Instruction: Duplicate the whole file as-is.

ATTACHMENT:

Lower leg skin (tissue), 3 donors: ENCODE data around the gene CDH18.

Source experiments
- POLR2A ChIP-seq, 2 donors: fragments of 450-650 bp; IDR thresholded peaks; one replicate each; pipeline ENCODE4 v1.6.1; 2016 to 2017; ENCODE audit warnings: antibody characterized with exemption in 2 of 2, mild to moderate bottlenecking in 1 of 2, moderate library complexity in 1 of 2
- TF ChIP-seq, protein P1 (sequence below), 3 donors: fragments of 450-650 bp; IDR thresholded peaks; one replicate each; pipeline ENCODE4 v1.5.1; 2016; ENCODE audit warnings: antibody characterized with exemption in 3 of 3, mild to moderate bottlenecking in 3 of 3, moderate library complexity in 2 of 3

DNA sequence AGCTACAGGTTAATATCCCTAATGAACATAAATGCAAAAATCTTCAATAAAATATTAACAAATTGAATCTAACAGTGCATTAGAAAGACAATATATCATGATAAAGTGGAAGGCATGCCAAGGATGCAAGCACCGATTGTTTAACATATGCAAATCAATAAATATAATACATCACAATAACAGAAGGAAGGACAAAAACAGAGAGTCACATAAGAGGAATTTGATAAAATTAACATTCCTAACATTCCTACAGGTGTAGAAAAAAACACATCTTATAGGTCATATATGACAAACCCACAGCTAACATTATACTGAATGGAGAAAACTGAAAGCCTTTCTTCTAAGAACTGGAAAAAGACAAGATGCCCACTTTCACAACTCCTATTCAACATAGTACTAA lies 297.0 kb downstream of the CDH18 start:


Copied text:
Lower leg skin (tissue), 3 donors: ENCODE data around the gene CDH18.

Source experiments
- POLR2A ChIP-seq, 2 donors: fragments of 450-650 bp; IDR thresholded peaks; one replicate each; pipeline ENCODE4 v1.6.1; 2016 to 2017; ENCODE audit warnings: antibody characterized with exemption in 2 of 2, mild to moderate bottlenecking in 1 of 2, moderate library complexity in 1 of 2
- TF ChIP-seq, protein P1 (sequence below), 3 donors: fragments of 450-650 bp; IDR thresholded peaks; one replicate each; pipeline ENCODE4 v1.5.1; 2016; ENCODE audit warnings: antibody characterized with exemption in 3 of 3, mild to moderate bottlenecking in 3 of 3, moderate library complexity in 2 of 3

DNA sequence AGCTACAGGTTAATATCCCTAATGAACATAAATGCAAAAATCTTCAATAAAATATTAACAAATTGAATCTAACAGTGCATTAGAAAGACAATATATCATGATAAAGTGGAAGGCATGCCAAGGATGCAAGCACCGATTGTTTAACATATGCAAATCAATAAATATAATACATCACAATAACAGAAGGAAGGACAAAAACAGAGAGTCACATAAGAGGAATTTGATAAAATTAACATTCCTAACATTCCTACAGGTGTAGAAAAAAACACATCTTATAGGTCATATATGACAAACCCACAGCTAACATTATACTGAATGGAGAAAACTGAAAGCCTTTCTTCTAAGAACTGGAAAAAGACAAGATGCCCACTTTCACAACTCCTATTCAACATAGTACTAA lies 297.0 kb downstream of the CDH18 start: